Phillies Notebook: Nearly a cycle for Howard

DOUG PENSINGER / GETTY IMAGES Jimmy Rollins gives Ryan Howard a hand for RBI hit.
DOUG PENSINGER / GETTY IMAGES Jimmy Rollins gives Ryan Howard a hand for RBI hit.
Posted: April 22, 2014

DENVER - The Coors Field employee walked through the tunnel that takes you into the visiting clubhouse. He handed a baseball and a piece of paper to one of the clubhouse attendants with a message to deliver, too.

"This has been authenticated," he said, "in case the play gets changed."

The clubby passed the items and words along to Ryan Howard, who was sitting in the middle of the room enjoying a postgame meal.

"Just put it over there," Howard said, pointing to the equipment bag sitting in front of his locker.

The ball was one that came off Howard's bat on an 0-2 pitch from lefthander Boone Logan. It made its way safely into rightfield and brought Jimmy Rollins in with the go-ahead run in the seventh inning.

It was Howard's fourth hit of the day, tying a career high. And since he landed safely on second, after hitting a single, a home run and a triple earlier in the game, one could at least try to make the argument that it was a double, although the ball squibbed under rightfielder Brandon Barnes' glove.

The ball was ruled a single and an error on Barnes.

"I had no clue what was going on," Howard said. "I really didn't. My goal was just to get the run home, and I was able to do that. That was what I was worried about more than anything else. If it turns out being a cycle, that'd be great."

Howard finished the game 4-for-5 with three RBI. He came a double away from becoming the first Phillies player to record a cycle since 2004 (David Bell) and the last to do so on the road since 1963 (Johnny Callison).

Off the bat, the ball looked like a lazy, light-hit fly ball to shallow right that Barnes misplayed. The Phillies likely will protest the official scorer's decision, however.

"In my eyes [it was a double]," manager Ryne Sandberg said. "He went for a shoestring catch there for me and the ball got by him for a double. He went for the catch. There's no guarantee he knocks that down and makes it a single. He went for the catch on a tough ball."

For Howard, though, arguably the bigger accomplishment was battling back from an 0-2 count against a veteran lefthander to get a hit and knock in a pivotal run, too. After 18 games, Howard is hitting .262 with an .868 OPS, four home runs and 10 RBI.

He's on pace for 36 home runs.

"He could pick it up some, get eight home runs a month, be on pace to be Ryan Howard," Rollins said. "I'm joking. He's getting his swing . . . It's a good sign for him."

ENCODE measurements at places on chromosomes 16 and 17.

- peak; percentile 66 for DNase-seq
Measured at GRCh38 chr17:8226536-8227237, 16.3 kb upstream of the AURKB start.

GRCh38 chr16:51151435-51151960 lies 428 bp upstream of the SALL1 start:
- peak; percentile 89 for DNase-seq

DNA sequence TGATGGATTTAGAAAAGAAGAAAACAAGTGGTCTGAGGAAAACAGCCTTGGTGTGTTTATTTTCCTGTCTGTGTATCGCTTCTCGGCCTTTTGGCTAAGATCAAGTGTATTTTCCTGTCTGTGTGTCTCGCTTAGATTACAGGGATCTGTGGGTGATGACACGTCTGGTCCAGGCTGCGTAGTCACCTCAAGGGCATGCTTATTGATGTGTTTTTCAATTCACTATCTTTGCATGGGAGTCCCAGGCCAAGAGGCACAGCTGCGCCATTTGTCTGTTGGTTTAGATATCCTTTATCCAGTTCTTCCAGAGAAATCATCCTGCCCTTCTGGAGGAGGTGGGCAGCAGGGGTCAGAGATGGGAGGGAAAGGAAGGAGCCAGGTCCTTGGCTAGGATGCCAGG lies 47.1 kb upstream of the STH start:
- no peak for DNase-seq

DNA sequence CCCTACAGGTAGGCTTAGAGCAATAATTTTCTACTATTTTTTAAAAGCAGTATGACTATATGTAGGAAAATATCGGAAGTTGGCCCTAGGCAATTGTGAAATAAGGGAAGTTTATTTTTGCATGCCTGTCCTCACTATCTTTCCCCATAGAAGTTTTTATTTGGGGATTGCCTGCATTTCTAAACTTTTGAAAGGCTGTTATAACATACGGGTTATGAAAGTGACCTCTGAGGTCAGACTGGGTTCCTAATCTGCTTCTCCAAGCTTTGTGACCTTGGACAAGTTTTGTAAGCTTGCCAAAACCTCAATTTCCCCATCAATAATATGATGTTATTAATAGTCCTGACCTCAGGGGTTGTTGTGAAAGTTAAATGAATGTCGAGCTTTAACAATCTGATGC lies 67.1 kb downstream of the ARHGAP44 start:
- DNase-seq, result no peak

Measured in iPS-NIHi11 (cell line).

"It's a work in progress," Howard said. "Just trying to take it as it comes. Today was a good day. Just have to try to continue to build off of that."

And if it comes with a memento in the form of an authenticated ball from his first career cycle?

"Hopefully it will," Howard said. "It looked like he might be a little bit in between whether he was going to get to the ball or keep it in front. I just tried to keep running. The goal was to get the run home, and it's what I was able to achieve. Anything else would have been a bonus."

Camp in camp

When the Phillies sent Jonathan Pettibone to Triple A late Friday night and added an extra arm to the bullpen until Cole Hamels is activated on Wednesday, they selected 38-year-old righthander Shawn Camp.

Camp called it both a privilege and a blessing.

"I set my sights on this," Camp said yesterday morning in the visitors' clubhouse at Coors Field. "I always wanted to play in Philly."

Camp is from Fairfax, Va., and makes an offseason home in Florida. So, why Philly? Camp attended Game 4 of the 2008 World Series at Citizens Bank Park as a friend of ex-teammate and then Tampa Bay Rays pitcher Edwin Jackson.

"I just remember the towels [waving]," Camp said. "It was just a great atmosphere."

Camp is hoping to stick around longer than the 2 days before Hamels is activated and he stands a decent chance. No righthander in the Phillies' bullpen has pitched with consistency in the first 3 weeks.

Camp had a 7.04 ERA in 26 games with the Chicago Cubs last season. Two years ago, in 2012, he led baseball with 80 appearances and had a 3.59 ERA with the Cubs.

"There's a lot more that goes into it than the human eye will see," Camp said of his 2013 season, when he spent the final 3 months in the minors. "A lot of things went on personally in my life that I had to tend to. Sometimes those mental challenges are just as tough as the physical ones. I never felt like I couldn't pitch [in the big leagues]. I made that clear. If I didn't think I could, I wouldn't have continued to try to put a uniform too. But I feel comfortable with my ability to get outs."


Cole Hamels threw a bullpen session yesterday morning, his first side session since rejoining the Phillies at Coors Field this weekend. Hamels will make his first start of the 2014 season Wednesday night at Dodger Stadium. He will pitch opposite Los Angeles righthander Zack Greinke (3-0, 2.42 ERA). Greinke, who was chosen 11 spots before Hamels in the 2002 draft, is baseball's highest-paid player in 2014. He is earning $28 million this season. Ryan Howard and Cliff Lee (both $25 million) are tied for second. Hamels, at $23.5 million, is sixth on the list . . . Roberto Hernandez, on pitching at Coors Field for the first time in his 9-year career: "Wow." Hernandez yielded six runs on nine hits in four-plus innings.

On Twitter: @ryanlawrence21


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